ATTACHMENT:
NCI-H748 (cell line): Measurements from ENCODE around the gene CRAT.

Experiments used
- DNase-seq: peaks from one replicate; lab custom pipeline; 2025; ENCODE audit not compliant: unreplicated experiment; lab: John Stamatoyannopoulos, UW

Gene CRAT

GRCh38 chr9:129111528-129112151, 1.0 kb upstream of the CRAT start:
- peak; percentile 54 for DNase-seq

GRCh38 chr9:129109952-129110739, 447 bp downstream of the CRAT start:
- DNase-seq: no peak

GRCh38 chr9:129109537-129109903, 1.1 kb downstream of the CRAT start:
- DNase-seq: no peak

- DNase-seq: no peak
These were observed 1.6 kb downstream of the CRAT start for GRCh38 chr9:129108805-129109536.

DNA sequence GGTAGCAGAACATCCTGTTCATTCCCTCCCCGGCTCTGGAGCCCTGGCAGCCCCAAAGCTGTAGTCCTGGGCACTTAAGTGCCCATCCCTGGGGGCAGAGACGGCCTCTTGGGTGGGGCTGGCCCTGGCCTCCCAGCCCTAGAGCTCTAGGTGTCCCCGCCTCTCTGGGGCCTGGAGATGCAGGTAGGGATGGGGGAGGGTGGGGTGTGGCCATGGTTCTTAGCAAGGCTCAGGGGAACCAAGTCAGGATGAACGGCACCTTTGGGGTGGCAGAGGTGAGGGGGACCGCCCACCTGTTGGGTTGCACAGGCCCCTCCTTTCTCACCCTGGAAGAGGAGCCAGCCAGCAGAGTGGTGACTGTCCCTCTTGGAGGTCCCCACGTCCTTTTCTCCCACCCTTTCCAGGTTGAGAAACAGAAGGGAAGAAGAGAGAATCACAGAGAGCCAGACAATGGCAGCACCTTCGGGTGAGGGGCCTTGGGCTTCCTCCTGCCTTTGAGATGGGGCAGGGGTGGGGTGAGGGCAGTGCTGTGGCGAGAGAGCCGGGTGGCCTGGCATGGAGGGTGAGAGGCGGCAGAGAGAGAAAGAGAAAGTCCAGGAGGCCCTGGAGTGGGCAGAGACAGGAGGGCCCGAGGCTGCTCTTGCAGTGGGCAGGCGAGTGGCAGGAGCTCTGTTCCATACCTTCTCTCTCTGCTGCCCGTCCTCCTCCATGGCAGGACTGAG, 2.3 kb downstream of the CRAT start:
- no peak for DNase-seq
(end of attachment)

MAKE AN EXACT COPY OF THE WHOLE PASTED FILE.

NCI-H748 (cell line): Measurements from ENCODE around the gene CRAT.

Experiments used
- DNase-seq: peaks from one replicate; lab custom pipeline; 2025; ENCODE audit not compliant: unreplicated experiment; lab: John Stamatoyannopoulos, UW

Gene CRAT

GRCh38 chr9:129111528-129112151, 1.0 kb upstream of the CRAT start:
- peak; percentile 54 for DNase-seq

GRCh38 chr9:129109952-129110739, 447 bp downstream of the CRAT start:
- DNase-seq: no peak

GRCh38 chr9:129109537-129109903, 1.1 kb downstream of the CRAT start:
- DNase-seq: no peak

- DNase-seq: no peak
These were observed 1.6 kb downstream of the CRAT start for GRCh38 chr9:129108805-129109536.

DNA sequence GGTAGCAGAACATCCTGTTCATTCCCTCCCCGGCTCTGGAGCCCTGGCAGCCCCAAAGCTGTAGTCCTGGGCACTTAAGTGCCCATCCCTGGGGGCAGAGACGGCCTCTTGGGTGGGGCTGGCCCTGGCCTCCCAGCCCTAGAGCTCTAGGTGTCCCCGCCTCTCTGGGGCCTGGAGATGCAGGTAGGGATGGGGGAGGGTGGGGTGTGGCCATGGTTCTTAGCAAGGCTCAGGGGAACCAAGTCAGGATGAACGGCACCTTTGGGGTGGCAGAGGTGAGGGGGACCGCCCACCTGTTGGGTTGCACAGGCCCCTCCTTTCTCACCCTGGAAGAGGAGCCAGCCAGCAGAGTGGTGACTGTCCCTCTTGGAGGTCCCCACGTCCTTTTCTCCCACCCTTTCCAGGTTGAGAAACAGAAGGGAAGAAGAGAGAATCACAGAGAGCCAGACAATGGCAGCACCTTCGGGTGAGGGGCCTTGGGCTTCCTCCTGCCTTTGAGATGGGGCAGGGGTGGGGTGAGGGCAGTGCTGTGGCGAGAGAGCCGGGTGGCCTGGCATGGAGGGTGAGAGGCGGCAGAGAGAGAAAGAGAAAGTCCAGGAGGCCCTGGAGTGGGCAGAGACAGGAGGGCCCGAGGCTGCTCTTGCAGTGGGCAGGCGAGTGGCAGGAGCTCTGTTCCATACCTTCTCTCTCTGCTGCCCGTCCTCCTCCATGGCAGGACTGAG, 2.3 kb downstream of the CRAT start:
- no peak for DNase-seq